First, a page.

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Why is Blue Light at Night Bad?

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New technical capabilities often come with unanticipated challenges. White LED lighting often has much higher levels of potentially harmful blue light. In 2010, IDA published its paper, “Visibility, Environmental, and Astronomical Issues Associated with Blue-Rich White Outdoor Lighting,” detailing the hazards of blue-rich white light sources. In the years since scientific evidence has solidified around its conclusions.

The Harvard Health Publications article, “Blue light has a dark side,” describes artificial lighting that emits the blue color spectrum light throws off the body’s circadian rhythm off balance. While not all colors have the same negative effects, research is showing that it may contribute to the cause of cancer, heart disease, obesity, and diabetes.

The blue wavelengths emitted by artificial lighting at night, blue lights are actually beneficial during the daytime. Research shows the blue wavelengths put off by the sun during the daytime increases attention, reaction times and mood. All of these benefits during the day are disruptive at night.

Concerns about blue light reach far beyond our health. Outdoor lighting with strong blue content is likely to worsen skyglow because it has a significantly larger geographic reach than lighting consisting of less blue. According to the 2016 “World Atlas of Artificial Night Sky Brightness” street lighting and outdoor lighting retrofits using 4000K lamps could result in a 2.5 increase in lighting pollution.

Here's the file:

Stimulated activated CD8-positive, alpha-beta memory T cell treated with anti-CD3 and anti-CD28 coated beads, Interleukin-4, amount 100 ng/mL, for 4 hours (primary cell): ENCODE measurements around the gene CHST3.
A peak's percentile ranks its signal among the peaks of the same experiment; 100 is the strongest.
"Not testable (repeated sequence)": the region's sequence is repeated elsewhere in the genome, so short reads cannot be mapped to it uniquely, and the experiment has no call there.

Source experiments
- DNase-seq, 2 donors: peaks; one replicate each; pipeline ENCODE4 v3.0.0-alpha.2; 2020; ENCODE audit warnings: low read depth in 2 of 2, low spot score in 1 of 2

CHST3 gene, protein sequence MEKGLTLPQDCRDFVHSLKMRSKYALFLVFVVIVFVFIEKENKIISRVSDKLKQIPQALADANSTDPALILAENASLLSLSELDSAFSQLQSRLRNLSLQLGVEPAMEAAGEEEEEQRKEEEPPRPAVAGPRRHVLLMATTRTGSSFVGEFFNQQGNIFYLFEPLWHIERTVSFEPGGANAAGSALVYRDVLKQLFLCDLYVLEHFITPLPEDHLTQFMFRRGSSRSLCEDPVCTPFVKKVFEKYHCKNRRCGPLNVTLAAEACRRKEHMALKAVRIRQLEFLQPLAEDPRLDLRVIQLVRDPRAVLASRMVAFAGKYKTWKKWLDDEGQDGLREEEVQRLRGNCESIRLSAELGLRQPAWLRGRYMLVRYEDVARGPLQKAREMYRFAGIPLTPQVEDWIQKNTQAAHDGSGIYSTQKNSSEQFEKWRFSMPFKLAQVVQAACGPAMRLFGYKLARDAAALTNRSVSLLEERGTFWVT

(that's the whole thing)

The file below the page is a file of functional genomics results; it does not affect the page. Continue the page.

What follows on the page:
Blue-rich white light sources are also known to increase glare and compromise human vision, especially in the aging eye. These lights create potential road safety problems for motorists and pedestrians alike. In natural settings, blue light at night has been shown to adversely affect wildlife behavior and reproduction. This particularly true in cities, which are often stopover points for migratory species.

The promise of cheaper outdoor lighting based on electricity and maintenance savings from LED conversion should be weighed against other factors, such as the blue light content of white LEDs. Blue-rich sources are the most efficient LEDs in terms of the conversion of electricity to light, and therefore have the lowest electricity cost to produce a given amount of light compared to “warmer,” less efficient white LED lamps. Every effort should be made to diminish or eliminate blue light exposure after dark.

IDA Recommends

Already many white LED options are available on the outdoor lighting market and that number will only rise in the future. IDA has developed a set of recommendations for those choosing lighting systems. These suggestions will aid in the selection of lighting that is energy and cost efficient, yet ensures safety and security, protects wildlife, and promotes the goal of dark night skies. These include:

  • Always choose fully shielded fixtures that emit no light upward
  • Use “warm-white” or filtered LEDs (CCT < 3,000 K; S/P ratio < 1.2) to minimize blue emission
  • Look for products with adaptive controls like dimmers, timers, and motion sensors
  • Consider dimming or turning off the lights during overnight hours
  • Avoid the temptation to over-light because of the higher luminous efficiency of LEDs.
  • Only light the exact space and in the amount required for particular tasks

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